While ISAs are a tax efficient way to build up wealth, they are far less efficient when passing them on.
Inheritable ISA rules were introduced in April 2015, meaning an individual can inherit the value of their deceased spouse or civil partner’s ISAs, providing they died on or after 3 December 2014.
Known as the additional permitted subscription allowance, it is based upon the value of ISA assets at the date of death and is in addition to the surviving spouse or civil partner’s own ISA allowance, preserving the tax efficiency of a couple’s ISA portfolio.
For example, if Mr and Mrs Smith both have £125,000 in their ISAs, on Mr Smith’s death, his widow will have an additional permitted subscription of £125,000 in addition to her own ISA allowance. This is available for three years from his death or 180 days after the estate has been administered.
Mrs Smith would still be entitled to it even if her late husband left his ISA portfolio to his children as it does not have to be the actual ISA monies that are subscribed.
If Mr Smith had multiple ISAs then Mrs Smith could combine all additional permitted subscriptions by transferring them to her provider of choice. However, once an ISA provider has been selected, the subscription can only be maximised with that chosen provider.
Inheritance tax rules
The inheritance tax (IHT) considerations of inherited ISAs are often overlooked or misunderstood by clients.
While there is no IHT on ISAs inherited between spouses or civil partners, this has nothing to do with inherited ISA rules; it is purely due to the IHT spousal exemption.
This doesn’t apply to unmarried couples (typically divorcees or widows/widowers in a relationship) or on the subsequent death of a surviving spouse or civil partner.
Continuing our example, on Mrs Smith’s death her ISAs of £250,000 (assuming no further subscriptions) are included in her estate for IHT purposes. Assuming any nil rate bands are already used, these potentially give rise to £100,000 in IHT.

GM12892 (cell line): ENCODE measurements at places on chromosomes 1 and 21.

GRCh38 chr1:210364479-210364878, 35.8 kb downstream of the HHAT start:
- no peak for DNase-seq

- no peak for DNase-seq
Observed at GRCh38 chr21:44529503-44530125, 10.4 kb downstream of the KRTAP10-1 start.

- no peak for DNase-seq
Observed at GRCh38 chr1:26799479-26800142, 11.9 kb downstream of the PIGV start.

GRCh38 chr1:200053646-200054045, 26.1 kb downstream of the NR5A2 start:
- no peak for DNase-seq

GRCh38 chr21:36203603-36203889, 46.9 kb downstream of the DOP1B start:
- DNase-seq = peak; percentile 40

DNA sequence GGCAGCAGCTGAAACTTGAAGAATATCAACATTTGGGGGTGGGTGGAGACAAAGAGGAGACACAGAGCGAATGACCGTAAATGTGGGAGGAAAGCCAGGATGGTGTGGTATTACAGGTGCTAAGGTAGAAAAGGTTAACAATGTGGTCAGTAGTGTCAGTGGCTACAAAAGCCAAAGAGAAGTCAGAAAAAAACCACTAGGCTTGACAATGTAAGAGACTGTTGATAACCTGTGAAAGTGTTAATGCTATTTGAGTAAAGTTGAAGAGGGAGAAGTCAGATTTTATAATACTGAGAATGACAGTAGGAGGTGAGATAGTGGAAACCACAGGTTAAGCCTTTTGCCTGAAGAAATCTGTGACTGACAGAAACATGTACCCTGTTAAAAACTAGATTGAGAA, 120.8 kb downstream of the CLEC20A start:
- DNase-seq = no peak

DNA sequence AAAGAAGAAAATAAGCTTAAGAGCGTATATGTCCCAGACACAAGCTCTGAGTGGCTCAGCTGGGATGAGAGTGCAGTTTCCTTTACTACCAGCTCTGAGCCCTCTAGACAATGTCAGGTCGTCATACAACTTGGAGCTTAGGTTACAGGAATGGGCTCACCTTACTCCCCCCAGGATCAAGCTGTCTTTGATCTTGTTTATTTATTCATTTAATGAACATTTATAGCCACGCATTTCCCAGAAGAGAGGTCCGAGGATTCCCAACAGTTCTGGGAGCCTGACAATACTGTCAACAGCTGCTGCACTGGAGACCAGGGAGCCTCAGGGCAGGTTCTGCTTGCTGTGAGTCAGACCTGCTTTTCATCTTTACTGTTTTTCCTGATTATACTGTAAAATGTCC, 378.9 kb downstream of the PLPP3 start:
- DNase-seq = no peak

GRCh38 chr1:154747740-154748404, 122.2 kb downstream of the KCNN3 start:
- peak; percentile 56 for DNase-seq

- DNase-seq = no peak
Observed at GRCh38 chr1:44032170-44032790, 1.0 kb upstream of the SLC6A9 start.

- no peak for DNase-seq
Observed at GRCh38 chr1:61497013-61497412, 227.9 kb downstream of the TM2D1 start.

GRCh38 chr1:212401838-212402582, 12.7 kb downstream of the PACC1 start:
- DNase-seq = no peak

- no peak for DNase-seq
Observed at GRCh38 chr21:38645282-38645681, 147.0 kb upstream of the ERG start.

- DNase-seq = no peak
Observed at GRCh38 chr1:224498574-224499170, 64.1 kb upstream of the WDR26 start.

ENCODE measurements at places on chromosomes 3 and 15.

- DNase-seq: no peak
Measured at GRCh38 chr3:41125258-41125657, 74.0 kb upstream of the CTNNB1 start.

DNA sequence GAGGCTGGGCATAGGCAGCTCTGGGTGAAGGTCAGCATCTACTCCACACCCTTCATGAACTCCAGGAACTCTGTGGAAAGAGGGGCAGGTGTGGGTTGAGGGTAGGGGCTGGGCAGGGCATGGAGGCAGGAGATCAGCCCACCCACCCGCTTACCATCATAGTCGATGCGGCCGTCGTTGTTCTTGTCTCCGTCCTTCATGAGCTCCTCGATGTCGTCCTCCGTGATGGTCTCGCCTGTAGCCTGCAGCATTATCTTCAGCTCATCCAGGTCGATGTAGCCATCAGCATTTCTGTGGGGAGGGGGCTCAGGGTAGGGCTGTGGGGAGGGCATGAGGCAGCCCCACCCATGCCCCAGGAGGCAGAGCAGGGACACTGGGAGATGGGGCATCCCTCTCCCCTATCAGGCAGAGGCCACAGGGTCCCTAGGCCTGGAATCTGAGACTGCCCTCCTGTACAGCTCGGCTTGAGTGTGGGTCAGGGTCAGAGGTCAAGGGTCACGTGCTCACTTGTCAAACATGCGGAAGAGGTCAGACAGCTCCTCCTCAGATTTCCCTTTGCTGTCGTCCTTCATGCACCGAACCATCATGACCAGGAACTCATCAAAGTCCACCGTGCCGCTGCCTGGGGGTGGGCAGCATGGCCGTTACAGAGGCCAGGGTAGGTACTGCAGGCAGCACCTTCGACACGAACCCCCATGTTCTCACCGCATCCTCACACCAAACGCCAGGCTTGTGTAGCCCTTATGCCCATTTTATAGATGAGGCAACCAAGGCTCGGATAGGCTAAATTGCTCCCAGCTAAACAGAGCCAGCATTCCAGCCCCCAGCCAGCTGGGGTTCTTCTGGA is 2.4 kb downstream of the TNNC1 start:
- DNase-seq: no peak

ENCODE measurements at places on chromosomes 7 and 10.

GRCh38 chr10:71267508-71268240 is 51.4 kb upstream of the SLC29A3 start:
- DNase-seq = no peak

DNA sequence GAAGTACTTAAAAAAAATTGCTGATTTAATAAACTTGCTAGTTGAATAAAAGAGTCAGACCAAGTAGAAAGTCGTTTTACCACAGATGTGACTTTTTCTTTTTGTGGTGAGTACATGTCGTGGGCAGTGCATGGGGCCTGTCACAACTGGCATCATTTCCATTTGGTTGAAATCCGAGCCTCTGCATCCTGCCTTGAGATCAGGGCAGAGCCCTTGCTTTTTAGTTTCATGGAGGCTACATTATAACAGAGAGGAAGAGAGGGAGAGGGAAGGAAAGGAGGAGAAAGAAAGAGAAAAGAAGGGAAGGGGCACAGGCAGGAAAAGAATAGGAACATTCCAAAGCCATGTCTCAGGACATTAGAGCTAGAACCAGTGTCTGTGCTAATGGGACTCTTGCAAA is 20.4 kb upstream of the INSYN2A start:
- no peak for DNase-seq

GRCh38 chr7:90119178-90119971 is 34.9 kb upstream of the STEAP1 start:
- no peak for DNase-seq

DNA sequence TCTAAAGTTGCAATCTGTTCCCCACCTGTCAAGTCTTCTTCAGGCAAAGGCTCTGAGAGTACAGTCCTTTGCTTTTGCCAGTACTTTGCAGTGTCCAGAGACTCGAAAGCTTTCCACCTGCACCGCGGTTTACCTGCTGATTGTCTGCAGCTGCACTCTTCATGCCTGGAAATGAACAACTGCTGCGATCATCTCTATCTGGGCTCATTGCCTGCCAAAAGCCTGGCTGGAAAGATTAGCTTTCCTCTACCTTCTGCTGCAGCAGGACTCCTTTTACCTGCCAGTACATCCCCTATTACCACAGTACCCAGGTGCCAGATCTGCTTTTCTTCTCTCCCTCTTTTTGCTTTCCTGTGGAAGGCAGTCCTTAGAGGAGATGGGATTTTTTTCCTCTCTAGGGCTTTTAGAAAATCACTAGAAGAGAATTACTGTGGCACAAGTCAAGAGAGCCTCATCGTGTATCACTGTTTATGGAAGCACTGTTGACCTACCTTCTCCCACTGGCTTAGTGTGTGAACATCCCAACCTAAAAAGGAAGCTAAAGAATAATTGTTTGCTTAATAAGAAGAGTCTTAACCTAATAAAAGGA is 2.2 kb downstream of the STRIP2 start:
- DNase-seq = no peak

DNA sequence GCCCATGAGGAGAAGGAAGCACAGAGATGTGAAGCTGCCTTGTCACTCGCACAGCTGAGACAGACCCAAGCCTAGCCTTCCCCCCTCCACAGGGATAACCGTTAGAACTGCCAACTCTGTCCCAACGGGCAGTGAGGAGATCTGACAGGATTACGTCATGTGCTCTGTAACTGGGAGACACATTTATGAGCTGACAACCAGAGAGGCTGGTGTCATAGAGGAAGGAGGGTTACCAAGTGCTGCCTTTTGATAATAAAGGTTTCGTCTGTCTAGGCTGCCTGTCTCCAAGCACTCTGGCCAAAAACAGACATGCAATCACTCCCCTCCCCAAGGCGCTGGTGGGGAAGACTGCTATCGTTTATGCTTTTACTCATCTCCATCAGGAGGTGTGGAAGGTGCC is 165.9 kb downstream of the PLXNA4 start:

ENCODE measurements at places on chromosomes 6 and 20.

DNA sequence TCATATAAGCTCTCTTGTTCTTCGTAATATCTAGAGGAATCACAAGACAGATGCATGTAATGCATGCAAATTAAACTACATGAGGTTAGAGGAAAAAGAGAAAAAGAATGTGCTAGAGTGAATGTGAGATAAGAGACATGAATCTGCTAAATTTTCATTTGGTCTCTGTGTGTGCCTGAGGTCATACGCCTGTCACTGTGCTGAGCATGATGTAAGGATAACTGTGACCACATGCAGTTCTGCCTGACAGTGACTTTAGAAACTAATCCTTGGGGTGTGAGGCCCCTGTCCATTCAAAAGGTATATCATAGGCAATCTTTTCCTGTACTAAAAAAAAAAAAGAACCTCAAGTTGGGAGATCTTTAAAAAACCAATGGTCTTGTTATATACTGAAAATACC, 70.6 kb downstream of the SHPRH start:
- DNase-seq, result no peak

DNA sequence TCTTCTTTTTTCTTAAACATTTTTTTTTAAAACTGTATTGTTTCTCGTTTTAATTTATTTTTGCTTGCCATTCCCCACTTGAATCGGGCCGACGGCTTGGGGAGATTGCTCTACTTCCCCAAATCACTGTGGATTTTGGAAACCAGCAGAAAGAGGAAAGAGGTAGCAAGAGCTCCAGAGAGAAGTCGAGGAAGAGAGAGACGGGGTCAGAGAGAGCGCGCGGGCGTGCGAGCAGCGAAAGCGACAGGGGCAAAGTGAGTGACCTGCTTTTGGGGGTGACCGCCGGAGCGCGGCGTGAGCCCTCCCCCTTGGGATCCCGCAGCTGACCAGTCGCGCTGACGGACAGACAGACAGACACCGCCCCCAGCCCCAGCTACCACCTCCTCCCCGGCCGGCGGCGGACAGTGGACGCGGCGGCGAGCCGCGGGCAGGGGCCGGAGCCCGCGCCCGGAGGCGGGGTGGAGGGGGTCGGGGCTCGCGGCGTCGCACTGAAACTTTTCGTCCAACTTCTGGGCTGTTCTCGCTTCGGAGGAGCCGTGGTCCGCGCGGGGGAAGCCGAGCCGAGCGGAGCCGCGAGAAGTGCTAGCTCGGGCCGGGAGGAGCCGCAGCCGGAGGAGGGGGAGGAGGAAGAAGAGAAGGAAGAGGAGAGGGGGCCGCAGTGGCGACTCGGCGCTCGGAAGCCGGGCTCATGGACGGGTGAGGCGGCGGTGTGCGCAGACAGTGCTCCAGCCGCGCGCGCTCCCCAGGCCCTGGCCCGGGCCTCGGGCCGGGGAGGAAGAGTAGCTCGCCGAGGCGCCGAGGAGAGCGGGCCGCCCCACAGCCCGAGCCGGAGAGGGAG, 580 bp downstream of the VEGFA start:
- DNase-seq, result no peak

For every additional annual ISA subscription Mrs Smith makes between her husband’s death and hers, HMRC would effectively get 40% (£8,000 in 2018/19) in delayed IHT.
Given that ISAs cannot be held in trust, what planning can be done to mitigate this? In the past, clients have cashed in their PEPs and ISAs in their mid to late 60s and reinvested them in an investment bond held in a discounted gift trust to provide an income for life and IHT efficiency.
The use of AIM shares inside an ISA attracts business property relief and is IHT-free after two years if held by the client on death, but this is often not appropriate to a client’s attitude to risk or capacity for loss.
Another alternative is to use a whole-of-life protection plan, written on a joint life second death basis in a discretionary trust.
With premiums perhaps paid from ISA income or withdrawals (which could be replaced within a flexible ISA) and falling within the annual IHT gift and/or normal expenditure out of income exemptions, the sum assured would be paid out on second death into the trust for the beneficiaries to cover the IHT liability.
Subject to health and the ability to continue to pay the premiums, this is a quick and simple solution that retains the tax efficiency afforded by ISAs.
Until earlier this year, there was a gap in the rules that meant that between the date of death and the formal closure of the estate (which could take months if not years) ISAs were subject to tax at the highest rates applicable to personal representatives.
However, from 6 April 2018 ISAs have retained their tax-advantaged status during an estate’s administration period (though no new monies can be paid in), saving the personal representatives having to cash in ISAs and account for tax.
This is good news for personal representatives and surviving spouses or civil partners as it means the additional permitted subscription will be based on the (hopefully) higher ISA value at the date of closure rather than at the date of death.
Andy Woollon is a wealth specialist at Zurich UK